Gard’s parents fought a five-month legal battle for him to be taken to the United States for experimental treatment, but lost a series of appeals in British courts and the ECHR despite support from President Donald Trump.
Alfie was put on life support at the Liverpool hospital in December 2016, after catching a chest infection causing seizures, and has remained there ever since.
Last year Mr Evans said he was seeking treatment for his son in the US, claiming in December that his son was letting them know he wanted to live.
A consultant told the High Court in February that Alfie was unresponsive, not conscious of his surroundings and could not be cured.
A judge ruled that doctors could stop providing treatment to Alfie, and the Court of Appeal and UK Supreme Court upheld the lower court’s decision.
Some of the protesters attempted to get into the hospital as police guarded the entrance
Some of the group surge towards are door after protesters tried to block a road to the hospital
Alfie’s father Tom said today he believes his son is going to die and threatened private prosecutions against medics from the hospital
A large crowd of around 200 demonstrators gathered outside the hospital today
Police guarded the hospital’s entrance after a group of protesters surged towards the door
Merseyside Police said they recognised the ‘sensitivities’ involved in the case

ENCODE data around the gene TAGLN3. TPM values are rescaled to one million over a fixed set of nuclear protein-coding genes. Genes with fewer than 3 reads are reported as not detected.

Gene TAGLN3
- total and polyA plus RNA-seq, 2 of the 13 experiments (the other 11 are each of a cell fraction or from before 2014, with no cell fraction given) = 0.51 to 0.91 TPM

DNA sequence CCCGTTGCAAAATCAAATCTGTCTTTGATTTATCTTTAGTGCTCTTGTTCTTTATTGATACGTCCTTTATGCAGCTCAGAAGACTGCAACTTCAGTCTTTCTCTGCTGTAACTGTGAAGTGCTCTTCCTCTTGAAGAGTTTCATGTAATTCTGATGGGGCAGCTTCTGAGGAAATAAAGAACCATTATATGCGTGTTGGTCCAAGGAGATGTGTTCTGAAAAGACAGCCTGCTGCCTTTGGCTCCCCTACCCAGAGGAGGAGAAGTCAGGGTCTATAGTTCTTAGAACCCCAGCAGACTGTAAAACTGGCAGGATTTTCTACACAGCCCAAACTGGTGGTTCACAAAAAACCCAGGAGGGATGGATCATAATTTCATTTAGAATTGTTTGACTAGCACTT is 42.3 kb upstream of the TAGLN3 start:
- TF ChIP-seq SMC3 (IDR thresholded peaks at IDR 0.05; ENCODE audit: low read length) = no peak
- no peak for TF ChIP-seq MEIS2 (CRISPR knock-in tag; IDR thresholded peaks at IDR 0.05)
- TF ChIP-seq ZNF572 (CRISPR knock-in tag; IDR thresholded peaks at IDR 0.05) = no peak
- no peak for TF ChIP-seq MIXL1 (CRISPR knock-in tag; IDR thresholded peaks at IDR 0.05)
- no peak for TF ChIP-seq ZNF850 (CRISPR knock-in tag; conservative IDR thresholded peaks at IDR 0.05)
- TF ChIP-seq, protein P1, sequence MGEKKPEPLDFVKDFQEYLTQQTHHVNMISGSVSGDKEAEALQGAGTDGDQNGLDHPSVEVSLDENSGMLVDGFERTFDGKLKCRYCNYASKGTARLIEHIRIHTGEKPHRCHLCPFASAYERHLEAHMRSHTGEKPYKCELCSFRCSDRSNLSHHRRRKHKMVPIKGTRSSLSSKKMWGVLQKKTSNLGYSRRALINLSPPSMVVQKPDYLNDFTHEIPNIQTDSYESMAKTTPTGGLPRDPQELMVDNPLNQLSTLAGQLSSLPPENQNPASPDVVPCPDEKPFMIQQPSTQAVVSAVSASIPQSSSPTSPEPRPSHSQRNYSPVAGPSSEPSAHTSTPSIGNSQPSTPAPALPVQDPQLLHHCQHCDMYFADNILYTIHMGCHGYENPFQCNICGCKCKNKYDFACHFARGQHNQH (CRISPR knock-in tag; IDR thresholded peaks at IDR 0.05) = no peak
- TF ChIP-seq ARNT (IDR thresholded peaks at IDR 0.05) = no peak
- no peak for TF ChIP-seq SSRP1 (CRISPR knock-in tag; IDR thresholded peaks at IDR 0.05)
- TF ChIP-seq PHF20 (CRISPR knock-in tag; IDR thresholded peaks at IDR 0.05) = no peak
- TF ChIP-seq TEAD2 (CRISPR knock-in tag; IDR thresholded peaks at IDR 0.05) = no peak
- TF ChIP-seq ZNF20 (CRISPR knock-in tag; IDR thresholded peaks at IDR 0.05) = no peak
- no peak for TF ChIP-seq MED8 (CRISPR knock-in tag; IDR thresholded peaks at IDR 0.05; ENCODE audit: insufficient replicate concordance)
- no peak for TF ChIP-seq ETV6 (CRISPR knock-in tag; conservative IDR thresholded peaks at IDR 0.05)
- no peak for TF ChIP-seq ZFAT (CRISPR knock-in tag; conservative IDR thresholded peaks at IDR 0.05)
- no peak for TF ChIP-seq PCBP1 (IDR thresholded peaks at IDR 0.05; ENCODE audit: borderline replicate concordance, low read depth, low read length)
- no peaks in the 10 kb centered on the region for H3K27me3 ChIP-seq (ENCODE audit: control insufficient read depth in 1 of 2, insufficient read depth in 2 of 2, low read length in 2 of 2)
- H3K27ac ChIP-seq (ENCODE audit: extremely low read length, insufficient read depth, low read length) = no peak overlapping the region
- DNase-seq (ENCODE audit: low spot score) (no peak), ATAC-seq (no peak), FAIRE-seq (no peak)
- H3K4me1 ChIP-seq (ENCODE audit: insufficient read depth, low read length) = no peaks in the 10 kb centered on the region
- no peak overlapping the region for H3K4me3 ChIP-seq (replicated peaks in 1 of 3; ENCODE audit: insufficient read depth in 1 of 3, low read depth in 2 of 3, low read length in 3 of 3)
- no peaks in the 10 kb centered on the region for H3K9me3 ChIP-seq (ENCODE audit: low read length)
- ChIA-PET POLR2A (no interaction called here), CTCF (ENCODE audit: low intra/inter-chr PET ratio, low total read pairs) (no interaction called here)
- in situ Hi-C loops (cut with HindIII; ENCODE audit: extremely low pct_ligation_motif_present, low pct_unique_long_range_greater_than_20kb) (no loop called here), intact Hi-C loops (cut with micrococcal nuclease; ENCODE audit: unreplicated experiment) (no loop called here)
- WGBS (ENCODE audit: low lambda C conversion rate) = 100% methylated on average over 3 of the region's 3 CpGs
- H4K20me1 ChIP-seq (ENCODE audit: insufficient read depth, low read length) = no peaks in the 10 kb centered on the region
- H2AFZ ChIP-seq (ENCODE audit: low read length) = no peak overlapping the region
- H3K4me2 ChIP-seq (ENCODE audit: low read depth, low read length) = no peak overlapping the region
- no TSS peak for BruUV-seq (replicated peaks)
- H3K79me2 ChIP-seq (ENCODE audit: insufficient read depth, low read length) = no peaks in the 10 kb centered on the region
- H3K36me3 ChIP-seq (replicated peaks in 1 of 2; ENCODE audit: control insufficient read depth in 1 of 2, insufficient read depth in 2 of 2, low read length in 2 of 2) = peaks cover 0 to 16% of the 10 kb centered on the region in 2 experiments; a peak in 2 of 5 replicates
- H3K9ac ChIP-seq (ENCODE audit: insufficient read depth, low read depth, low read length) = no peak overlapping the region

A large crowd gathered outside the hospital after Mr Evans spoke of his fears his son would die
It came after a British judge said flying Alfie to a foreign hospital would be wrong and pointless, in a decision since backed by Britain’s Appeal Court and the Supreme Court.
An ECHR spokesman said: ‘The European Court of Human Rights has today rejected the application submitted by the family of Alfie Evans as inadmissible.’
The couple have argued that Alfie is being wrongly ‘detained’ at Alder Hey and have made a habeas corpus application.
A writ of habeas corpus – Latin for ‘you may have the body’ – is a legal manoeuvre, based on common law dating back to Anglo-Saxon times, which requires a court to examine the legality of a detention.
A spokesman for Alder Hey said: ‘Alder Hey Children’s Hospital remains open as usual for all visitors and appointments, however visitors may notice an increase in visible police presence in and around the hospital site – this is part of our ongoing security arrangements.’
Around 200 people gathered outside the hospital after Mr Evans said his son would die today
Protestors want the hospital to keep Alfie alive and allow his parents to decide his care
Protesters who call themselves ‘Alfie’s Army’ held placards outside the hospital today
A protester ties a balloon to a road sign on which demonstrators have tied messages
There were tears among those who gathered outside the hospital in Liverpool this afternoon
Chief Inspector Chris Gibson of Merseyside Police said: ‘We continue to provide a policing presence at Alder Hey and recognise the sensitivities involved in this very difficult and sad situation.
‘We would like to remind the public that this is a hospital for sick children and it should not be forgotten that many families are going through extremely challenging and emotional times.